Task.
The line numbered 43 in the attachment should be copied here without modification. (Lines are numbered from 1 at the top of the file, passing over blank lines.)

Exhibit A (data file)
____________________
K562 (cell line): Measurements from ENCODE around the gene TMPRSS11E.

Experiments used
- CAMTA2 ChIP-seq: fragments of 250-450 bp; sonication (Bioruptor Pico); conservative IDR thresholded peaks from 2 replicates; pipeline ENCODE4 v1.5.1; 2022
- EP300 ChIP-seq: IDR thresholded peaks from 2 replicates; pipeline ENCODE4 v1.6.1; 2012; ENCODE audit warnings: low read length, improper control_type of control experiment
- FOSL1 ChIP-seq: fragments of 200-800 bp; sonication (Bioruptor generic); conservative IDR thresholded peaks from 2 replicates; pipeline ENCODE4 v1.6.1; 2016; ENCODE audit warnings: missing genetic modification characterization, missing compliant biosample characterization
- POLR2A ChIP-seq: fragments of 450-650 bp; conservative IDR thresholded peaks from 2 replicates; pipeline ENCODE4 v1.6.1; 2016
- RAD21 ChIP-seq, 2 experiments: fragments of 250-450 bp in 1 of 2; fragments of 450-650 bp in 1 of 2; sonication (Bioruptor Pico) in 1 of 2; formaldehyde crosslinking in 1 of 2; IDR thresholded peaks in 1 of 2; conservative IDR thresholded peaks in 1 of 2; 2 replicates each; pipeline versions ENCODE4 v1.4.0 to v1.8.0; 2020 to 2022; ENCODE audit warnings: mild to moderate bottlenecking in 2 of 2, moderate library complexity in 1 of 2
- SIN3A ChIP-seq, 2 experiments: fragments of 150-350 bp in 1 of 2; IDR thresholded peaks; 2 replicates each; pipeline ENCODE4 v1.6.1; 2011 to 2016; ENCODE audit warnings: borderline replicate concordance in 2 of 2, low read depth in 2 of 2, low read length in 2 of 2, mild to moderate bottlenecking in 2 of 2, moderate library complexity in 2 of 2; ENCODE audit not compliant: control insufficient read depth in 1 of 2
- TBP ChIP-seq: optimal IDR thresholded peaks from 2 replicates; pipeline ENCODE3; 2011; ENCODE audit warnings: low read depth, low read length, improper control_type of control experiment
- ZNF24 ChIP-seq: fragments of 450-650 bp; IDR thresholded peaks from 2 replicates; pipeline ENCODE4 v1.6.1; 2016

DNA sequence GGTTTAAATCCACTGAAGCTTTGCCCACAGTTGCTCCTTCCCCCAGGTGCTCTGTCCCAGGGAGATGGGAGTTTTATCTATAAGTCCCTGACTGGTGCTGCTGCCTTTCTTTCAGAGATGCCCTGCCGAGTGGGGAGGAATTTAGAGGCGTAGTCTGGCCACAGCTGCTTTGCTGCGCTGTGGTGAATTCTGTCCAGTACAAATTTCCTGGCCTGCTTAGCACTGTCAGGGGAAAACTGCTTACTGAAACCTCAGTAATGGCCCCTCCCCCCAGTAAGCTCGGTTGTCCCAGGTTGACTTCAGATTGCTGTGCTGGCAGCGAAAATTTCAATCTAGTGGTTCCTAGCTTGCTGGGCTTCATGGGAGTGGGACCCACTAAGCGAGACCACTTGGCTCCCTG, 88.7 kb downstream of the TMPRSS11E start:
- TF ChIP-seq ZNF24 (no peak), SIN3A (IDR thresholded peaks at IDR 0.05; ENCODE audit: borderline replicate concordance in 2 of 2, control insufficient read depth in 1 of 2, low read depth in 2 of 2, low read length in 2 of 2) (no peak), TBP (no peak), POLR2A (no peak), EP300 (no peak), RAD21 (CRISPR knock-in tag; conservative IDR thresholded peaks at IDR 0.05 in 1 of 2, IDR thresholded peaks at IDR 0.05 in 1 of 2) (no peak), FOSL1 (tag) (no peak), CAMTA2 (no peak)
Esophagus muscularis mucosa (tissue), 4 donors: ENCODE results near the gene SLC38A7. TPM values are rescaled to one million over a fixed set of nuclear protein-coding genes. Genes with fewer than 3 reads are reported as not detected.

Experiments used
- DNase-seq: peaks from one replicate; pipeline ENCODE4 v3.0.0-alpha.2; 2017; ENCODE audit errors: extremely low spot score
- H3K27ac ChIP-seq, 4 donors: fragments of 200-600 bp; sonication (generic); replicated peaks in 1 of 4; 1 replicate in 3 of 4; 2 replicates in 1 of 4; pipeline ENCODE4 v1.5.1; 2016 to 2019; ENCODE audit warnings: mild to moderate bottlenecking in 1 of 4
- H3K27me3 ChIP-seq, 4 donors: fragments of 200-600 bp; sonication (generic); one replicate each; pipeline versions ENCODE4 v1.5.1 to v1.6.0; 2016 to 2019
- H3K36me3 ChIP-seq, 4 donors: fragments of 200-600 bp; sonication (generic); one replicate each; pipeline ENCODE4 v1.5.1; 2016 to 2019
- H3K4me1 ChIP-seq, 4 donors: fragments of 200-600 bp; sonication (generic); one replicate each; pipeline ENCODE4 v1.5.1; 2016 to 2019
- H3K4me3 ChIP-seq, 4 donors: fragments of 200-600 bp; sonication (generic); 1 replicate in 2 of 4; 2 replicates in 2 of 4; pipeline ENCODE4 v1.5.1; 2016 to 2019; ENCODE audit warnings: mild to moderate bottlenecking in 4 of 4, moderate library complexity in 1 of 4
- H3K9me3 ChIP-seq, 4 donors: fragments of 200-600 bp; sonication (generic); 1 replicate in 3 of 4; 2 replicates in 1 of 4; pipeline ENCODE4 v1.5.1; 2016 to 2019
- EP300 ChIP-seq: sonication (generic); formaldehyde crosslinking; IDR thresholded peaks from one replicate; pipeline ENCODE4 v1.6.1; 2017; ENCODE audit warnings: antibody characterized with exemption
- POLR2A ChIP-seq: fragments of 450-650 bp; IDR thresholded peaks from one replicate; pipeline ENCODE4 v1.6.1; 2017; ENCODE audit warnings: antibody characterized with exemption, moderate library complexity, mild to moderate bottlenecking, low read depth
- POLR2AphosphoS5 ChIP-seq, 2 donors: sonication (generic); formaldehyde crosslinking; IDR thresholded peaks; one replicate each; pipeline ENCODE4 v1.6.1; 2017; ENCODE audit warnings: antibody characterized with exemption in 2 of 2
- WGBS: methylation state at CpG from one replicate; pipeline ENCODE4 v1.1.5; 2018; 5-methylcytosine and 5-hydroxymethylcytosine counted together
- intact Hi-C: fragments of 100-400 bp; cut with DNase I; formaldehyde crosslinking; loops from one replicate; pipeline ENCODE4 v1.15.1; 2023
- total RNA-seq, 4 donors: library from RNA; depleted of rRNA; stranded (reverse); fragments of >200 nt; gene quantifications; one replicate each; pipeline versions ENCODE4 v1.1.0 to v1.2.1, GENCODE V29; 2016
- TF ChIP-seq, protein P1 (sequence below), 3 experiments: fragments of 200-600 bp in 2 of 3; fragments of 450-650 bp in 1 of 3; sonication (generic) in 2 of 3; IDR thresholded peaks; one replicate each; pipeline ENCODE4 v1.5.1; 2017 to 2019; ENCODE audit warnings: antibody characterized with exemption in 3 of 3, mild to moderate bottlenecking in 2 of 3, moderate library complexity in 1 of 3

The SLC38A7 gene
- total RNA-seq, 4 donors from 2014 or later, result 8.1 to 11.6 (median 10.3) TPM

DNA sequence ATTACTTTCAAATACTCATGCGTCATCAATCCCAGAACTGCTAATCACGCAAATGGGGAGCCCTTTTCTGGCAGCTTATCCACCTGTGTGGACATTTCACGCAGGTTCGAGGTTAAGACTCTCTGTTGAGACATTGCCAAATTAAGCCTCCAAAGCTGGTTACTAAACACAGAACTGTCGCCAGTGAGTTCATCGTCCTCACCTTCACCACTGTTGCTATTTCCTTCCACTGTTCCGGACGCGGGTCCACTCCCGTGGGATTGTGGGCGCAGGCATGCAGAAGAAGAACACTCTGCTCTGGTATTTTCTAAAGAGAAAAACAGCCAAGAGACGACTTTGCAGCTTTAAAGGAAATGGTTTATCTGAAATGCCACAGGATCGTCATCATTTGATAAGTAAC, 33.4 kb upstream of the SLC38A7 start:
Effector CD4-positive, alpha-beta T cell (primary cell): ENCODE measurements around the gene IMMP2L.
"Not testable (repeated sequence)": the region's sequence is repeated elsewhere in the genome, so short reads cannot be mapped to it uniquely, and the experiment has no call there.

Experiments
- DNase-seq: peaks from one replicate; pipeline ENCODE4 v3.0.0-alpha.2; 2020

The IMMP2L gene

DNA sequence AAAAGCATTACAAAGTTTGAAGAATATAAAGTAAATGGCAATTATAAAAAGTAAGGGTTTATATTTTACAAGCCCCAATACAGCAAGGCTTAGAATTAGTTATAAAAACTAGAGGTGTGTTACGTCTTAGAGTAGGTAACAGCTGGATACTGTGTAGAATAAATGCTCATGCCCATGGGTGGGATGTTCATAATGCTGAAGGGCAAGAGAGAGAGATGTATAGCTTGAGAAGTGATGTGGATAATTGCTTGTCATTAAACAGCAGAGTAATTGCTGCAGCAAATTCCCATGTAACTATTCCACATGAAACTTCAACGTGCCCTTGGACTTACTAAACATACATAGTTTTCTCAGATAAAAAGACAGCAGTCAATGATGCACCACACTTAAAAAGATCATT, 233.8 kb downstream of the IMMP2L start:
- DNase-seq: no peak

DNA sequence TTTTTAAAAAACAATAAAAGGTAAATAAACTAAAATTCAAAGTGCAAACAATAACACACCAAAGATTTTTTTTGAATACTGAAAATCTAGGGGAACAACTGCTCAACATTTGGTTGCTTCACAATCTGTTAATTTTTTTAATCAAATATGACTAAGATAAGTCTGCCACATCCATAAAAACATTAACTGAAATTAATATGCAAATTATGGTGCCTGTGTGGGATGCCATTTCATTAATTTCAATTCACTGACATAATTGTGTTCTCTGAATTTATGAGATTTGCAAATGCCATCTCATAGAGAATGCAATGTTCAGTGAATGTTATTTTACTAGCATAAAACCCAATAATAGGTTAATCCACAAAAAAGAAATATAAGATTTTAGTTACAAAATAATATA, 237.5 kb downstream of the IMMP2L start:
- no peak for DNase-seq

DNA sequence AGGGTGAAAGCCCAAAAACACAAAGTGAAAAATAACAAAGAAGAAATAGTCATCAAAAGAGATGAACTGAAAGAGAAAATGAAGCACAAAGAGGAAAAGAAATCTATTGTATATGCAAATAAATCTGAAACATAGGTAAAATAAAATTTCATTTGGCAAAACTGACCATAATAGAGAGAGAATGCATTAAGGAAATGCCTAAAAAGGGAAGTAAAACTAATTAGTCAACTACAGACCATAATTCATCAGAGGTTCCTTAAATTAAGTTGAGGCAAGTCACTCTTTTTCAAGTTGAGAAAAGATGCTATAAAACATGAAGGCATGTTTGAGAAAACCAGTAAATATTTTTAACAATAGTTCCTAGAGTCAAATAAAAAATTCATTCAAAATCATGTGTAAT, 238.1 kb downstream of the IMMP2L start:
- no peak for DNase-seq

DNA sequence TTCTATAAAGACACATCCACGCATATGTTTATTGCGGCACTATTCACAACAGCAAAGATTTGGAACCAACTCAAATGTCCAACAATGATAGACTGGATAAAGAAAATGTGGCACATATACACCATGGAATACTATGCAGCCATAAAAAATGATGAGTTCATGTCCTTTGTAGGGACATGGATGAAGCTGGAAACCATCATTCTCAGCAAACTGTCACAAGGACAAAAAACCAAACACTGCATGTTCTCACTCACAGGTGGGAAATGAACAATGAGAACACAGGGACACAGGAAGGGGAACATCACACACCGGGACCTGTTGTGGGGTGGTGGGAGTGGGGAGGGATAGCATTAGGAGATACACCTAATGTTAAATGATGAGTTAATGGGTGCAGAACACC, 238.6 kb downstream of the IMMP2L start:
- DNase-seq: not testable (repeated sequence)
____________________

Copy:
DNA sequence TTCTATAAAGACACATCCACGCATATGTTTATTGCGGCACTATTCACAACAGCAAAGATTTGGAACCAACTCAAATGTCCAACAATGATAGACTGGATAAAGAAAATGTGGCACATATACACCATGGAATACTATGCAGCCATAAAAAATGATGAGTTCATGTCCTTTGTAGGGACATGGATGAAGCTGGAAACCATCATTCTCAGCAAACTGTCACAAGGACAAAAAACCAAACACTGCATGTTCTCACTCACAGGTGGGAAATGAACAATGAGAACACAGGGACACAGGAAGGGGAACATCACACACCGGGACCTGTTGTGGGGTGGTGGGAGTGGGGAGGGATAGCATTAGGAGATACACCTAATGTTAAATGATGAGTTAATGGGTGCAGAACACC, 238.6 kb downstream of the IMMP2L start: